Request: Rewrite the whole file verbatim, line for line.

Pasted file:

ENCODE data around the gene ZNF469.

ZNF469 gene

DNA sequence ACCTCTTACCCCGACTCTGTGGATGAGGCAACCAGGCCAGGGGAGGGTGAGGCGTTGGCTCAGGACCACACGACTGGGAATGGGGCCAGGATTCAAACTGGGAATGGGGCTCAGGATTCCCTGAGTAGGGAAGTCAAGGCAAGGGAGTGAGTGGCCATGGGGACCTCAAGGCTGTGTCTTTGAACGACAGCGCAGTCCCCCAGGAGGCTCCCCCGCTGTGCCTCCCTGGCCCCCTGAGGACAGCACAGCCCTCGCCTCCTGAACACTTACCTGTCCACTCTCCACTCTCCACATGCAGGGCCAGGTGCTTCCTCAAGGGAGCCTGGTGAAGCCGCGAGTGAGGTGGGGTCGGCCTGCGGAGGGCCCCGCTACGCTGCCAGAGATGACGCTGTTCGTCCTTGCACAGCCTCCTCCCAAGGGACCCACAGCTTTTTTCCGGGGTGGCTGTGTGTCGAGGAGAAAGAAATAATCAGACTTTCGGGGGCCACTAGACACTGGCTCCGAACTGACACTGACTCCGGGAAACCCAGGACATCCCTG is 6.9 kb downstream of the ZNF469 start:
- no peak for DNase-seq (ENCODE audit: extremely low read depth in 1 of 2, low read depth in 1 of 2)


ENCODE data around the gene ZNF469.

ZNF469 gene

DNA sequence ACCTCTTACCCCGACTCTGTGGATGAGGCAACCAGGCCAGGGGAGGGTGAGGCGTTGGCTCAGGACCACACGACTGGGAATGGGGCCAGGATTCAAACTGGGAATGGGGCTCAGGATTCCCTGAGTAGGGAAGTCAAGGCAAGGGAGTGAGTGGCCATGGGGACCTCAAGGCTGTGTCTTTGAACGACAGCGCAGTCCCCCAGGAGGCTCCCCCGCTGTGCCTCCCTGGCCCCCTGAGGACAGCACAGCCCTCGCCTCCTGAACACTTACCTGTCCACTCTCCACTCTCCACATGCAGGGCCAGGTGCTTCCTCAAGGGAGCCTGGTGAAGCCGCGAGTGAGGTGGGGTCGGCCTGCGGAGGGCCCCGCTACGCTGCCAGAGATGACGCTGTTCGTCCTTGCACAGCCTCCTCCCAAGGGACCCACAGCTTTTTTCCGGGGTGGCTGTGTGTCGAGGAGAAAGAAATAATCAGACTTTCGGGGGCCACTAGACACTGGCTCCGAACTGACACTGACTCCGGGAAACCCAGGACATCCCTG is 6.9 kb downstream of the ZNF469 start:
- no peak for DNase-seq (ENCODE audit: extremely low read depth in 1 of 2, low read depth in 1 of 2)